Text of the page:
Repetitive Mild Traumatic Brain Injury and Transcription Factor Modulation

Whitney A. Ratliff, Doaa Qubty, Vedad Delic, Chaim G. Pick, Bruce A. Citron

Research output: Contribution to journalArticlepeer-review

Abstract

The worldwide incidence of traumatic brain injury (TBI) is ∼0.5% per year and the frequency is significantly higher among military personnel and athletes. Repetitive TBIs are associated with military and athletic activities, and typically involve more severe consequences. The majority of TBIs are mild; however, these still can result in long-term cognitive deficits, and there is currently no effective treatment. tert-Butylhydroquinone (tBHQ) and pioglitazone can activate the nuclear factor (erythroid-derived 2)-like 2 (Nrf2) and peroxisome proliferator-activated receptor-gamma (PPAR-γ) transcription factors, respectively, and each has been shown to be neuroprotective in various model systems. We examined behavioral and gene expression changes after repetitive mild TBI followed by simultaneous treatment with both factors. We used a repetitive closed head injury of mice involving five injuries with a 1-week interval between each TBI. We found that memory performance was significantly reduced by the injuries, unless the TBIs were followed by the tBHQ and pioglitazone administrations. Certain genes; for example, growth hormone and osteopontin, were downregulated by the injury, and this was reversed by the treatment, whereas other genes; for example, a tumor necrosis factor receptor, were upregulated by the injury and restored if the post-injury treatment was administered. Analysis of gene expression levels affected by the injury and/or the treatment point to potential mechanisms that could be exploited therapeutically.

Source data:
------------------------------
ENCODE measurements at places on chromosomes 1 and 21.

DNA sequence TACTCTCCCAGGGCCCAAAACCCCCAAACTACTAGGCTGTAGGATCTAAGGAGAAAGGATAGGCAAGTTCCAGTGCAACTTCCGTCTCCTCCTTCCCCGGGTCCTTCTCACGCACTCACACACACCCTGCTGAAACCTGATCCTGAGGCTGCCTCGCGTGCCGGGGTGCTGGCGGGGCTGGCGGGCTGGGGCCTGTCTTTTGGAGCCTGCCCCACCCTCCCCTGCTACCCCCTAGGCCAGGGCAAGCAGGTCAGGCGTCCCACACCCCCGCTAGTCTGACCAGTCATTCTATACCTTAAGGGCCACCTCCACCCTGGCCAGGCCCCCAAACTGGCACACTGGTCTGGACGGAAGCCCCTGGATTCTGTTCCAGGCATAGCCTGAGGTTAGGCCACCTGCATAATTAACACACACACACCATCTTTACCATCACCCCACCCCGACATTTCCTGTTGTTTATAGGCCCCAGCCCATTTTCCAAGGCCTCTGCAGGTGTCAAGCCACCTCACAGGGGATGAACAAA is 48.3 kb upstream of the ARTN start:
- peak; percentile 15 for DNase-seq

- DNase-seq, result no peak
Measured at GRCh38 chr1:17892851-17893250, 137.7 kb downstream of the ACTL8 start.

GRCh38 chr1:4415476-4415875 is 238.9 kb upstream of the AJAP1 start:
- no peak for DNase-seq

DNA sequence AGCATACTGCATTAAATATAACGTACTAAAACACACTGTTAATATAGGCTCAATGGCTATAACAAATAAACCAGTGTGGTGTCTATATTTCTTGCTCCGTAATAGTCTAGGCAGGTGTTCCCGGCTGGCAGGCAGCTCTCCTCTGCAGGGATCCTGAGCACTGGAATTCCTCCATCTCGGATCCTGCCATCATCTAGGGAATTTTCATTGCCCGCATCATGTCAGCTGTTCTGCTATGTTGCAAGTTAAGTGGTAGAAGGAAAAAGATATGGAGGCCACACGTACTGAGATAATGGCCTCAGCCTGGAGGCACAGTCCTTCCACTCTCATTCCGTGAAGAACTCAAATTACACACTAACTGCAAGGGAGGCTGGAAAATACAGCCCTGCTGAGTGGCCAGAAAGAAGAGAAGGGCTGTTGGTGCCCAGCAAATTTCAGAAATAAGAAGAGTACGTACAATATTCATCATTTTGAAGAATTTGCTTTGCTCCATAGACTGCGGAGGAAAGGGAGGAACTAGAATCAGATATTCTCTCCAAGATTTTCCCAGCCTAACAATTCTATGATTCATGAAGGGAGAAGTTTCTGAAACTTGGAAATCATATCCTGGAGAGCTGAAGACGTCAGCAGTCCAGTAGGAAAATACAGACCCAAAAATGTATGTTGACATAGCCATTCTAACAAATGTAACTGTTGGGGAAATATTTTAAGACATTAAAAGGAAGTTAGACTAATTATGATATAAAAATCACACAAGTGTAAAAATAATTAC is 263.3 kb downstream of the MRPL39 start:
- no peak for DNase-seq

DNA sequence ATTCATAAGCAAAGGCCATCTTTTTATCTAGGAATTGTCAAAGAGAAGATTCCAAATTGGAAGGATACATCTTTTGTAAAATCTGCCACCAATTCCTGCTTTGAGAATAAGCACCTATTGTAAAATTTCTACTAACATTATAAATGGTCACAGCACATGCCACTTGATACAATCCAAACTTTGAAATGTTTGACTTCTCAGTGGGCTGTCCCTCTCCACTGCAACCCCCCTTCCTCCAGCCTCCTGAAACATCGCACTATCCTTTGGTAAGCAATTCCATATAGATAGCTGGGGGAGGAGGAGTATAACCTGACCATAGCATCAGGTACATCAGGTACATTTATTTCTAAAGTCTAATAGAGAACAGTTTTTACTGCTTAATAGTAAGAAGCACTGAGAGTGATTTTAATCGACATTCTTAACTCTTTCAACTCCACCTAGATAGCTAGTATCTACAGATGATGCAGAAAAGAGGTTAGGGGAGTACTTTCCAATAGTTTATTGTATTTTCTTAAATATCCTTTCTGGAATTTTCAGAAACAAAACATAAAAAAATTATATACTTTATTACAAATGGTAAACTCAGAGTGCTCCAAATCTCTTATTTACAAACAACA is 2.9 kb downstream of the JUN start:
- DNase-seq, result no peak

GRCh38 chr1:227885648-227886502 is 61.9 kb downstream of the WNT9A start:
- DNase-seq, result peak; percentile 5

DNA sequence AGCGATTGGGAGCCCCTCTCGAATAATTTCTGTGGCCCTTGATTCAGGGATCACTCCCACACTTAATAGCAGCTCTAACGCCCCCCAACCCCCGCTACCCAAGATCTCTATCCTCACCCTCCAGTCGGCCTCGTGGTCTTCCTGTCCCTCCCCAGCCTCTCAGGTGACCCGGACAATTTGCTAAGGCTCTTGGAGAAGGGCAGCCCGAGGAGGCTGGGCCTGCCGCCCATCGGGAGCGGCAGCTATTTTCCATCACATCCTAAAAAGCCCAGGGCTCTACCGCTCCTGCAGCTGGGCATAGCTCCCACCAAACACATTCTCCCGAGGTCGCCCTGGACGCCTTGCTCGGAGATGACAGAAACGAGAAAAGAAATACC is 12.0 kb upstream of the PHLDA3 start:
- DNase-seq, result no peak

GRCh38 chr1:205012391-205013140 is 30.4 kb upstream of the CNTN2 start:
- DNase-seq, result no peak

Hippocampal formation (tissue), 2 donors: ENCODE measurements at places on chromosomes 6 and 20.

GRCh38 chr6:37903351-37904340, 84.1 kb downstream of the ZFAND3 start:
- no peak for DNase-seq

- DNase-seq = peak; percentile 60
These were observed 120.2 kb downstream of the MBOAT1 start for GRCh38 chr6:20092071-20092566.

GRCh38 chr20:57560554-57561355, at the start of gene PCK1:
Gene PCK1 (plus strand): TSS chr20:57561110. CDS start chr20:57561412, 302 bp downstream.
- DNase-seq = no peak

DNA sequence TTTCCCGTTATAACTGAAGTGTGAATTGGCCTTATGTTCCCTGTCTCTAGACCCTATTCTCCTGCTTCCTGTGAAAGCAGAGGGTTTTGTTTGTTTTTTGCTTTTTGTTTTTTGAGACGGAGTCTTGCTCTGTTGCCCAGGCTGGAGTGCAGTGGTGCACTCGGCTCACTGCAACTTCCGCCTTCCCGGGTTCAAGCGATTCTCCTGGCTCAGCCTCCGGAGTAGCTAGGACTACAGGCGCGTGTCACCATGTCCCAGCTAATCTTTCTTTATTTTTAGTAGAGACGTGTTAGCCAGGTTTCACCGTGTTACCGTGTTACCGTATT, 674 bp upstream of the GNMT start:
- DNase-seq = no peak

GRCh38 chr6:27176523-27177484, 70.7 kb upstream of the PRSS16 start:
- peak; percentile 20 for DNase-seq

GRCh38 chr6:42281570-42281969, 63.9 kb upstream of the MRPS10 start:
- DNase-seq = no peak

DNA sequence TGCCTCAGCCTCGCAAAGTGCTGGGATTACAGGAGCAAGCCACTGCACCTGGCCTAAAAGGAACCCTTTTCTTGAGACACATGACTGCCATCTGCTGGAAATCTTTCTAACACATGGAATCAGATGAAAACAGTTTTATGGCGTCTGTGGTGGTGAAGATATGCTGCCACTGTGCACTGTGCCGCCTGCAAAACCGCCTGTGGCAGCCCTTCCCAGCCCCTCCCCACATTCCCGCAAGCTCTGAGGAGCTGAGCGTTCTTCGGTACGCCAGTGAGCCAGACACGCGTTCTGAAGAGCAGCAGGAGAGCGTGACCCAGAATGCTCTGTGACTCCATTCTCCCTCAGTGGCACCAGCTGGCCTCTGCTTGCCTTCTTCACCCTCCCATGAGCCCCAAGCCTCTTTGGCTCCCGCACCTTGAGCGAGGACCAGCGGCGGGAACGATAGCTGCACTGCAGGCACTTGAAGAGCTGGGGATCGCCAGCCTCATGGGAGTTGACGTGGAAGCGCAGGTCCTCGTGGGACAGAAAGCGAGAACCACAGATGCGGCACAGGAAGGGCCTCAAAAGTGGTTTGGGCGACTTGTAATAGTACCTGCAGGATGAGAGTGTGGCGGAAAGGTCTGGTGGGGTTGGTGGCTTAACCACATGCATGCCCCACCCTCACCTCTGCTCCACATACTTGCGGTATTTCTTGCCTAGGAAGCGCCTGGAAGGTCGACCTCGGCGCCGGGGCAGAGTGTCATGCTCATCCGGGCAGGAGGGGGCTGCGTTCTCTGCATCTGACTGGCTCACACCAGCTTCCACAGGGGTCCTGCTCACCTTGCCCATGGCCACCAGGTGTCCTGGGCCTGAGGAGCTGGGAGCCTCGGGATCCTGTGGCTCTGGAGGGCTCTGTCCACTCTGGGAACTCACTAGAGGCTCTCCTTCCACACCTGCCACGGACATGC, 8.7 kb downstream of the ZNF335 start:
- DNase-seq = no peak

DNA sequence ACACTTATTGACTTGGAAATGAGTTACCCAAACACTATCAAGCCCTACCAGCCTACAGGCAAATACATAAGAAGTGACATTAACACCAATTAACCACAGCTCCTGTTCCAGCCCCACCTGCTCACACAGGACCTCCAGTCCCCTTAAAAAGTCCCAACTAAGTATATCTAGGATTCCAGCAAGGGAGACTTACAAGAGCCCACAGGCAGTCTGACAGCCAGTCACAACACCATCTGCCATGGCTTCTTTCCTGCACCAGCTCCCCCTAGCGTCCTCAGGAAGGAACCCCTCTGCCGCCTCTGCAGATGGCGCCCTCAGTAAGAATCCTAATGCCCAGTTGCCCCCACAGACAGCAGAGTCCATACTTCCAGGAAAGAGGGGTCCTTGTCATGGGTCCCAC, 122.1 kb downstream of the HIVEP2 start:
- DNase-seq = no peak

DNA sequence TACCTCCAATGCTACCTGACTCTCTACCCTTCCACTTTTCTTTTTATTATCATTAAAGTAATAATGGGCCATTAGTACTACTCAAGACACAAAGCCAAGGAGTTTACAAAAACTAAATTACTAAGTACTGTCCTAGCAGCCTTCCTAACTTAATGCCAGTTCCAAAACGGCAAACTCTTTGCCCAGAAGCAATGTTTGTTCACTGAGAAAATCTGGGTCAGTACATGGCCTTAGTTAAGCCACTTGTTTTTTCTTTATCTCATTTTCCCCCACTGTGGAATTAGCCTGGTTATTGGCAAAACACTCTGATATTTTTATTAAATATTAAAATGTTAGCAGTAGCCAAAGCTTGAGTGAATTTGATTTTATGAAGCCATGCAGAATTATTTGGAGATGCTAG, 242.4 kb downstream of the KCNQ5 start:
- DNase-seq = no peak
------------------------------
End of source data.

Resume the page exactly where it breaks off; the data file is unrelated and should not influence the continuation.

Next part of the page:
Original languageEnglish
Pages (from-to)1910-1917
Number of pages8
JournalJournal of Neurotrauma
Volume37
Issue number17
DOIs
StatePublished - 1 Sep 2020

Keywords

  • mild TBI
  • mouse models
  • pioglitazone
  • tBHQ
  • transcription factors

Fingerprint

Dive into the research topics of 'Repetitive Mild Traumatic Brain Injury and Transcription Factor Modulation'. Together they form a unique fingerprint.

Cite this